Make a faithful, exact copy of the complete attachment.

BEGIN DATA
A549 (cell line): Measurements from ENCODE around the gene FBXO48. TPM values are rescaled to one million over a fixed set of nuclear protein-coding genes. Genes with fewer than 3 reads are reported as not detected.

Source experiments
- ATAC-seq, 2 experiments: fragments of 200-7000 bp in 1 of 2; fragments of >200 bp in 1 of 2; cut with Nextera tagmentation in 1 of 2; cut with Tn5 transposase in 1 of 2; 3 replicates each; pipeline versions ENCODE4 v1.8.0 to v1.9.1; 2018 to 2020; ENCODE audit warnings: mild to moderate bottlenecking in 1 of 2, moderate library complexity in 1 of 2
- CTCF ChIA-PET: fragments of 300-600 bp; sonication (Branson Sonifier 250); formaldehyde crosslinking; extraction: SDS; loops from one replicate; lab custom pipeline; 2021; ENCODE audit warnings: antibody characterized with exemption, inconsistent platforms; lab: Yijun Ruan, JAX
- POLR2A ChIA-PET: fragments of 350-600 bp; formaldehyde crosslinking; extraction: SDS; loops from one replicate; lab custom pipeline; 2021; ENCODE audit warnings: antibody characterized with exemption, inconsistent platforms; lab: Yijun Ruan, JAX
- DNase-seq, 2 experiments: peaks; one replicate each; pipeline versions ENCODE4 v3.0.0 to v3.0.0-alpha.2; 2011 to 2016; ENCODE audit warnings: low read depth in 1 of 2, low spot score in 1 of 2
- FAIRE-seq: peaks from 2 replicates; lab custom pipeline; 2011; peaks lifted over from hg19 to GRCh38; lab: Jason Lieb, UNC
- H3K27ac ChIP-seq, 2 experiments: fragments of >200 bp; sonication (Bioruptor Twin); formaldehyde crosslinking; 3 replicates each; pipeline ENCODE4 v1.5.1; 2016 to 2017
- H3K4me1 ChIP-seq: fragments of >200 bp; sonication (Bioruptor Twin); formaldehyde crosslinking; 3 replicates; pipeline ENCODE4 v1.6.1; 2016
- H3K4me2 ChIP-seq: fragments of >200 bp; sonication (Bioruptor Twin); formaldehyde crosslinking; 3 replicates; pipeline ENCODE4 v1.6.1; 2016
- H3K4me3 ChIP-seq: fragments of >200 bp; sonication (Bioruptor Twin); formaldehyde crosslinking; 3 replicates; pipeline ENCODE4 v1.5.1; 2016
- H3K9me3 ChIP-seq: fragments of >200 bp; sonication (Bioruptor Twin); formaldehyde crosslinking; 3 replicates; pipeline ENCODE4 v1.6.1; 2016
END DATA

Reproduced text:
A549 (cell line): Measurements from ENCODE around the gene FBXO48. TPM values are rescaled to one million over a fixed set of nuclear protein-coding genes. Genes with fewer than 3 reads are reported as not detected.

Source experiments
- ATAC-seq, 2 experiments: fragments of 200-7000 bp in 1 of 2; fragments of >200 bp in 1 of 2; cut with Nextera tagmentation in 1 of 2; cut with Tn5 transposase in 1 of 2; 3 replicates each; pipeline versions ENCODE4 v1.8.0 to v1.9.1; 2018 to 2020; ENCODE audit warnings: mild to moderate bottlenecking in 1 of 2, moderate library complexity in 1 of 2
- CTCF ChIA-PET: fragments of 300-600 bp; sonication (Branson Sonifier 250); formaldehyde crosslinking; extraction: SDS; loops from one replicate; lab custom pipeline; 2021; ENCODE audit warnings: antibody characterized with exemption, inconsistent platforms; lab: Yijun Ruan, JAX
- POLR2A ChIA-PET: fragments of 350-600 bp; formaldehyde crosslinking; extraction: SDS; loops from one replicate; lab custom pipeline; 2021; ENCODE audit warnings: antibody characterized with exemption, inconsistent platforms; lab: Yijun Ruan, JAX
- DNase-seq, 2 experiments: peaks; one replicate each; pipeline versions ENCODE4 v3.0.0 to v3.0.0-alpha.2; 2011 to 2016; ENCODE audit warnings: low read depth in 1 of 2, low spot score in 1 of 2
- FAIRE-seq: peaks from 2 replicates; lab custom pipeline; 2011; peaks lifted over from hg19 to GRCh38; lab: Jason Lieb, UNC
- H3K27ac ChIP-seq, 2 experiments: fragments of >200 bp; sonication (Bioruptor Twin); formaldehyde crosslinking; 3 replicates each; pipeline ENCODE4 v1.5.1; 2016 to 2017
- H3K4me1 ChIP-seq: fragments of >200 bp; sonication (Bioruptor Twin); formaldehyde crosslinking; 3 replicates; pipeline ENCODE4 v1.6.1; 2016
- H3K4me2 ChIP-seq: fragments of >200 bp; sonication (Bioruptor Twin); formaldehyde crosslinking; 3 replicates; pipeline ENCODE4 v1.6.1; 2016
- H3K4me3 ChIP-seq: fragments of >200 bp; sonication (Bioruptor Twin); formaldehyde crosslinking; 3 replicates; pipeline ENCODE4 v1.5.1; 2016
- H3K9me3 ChIP-seq: fragments of >200 bp; sonication (Bioruptor Twin); formaldehyde crosslinking; 3 replicates; pipeline ENCODE4 v1.6.1; 2016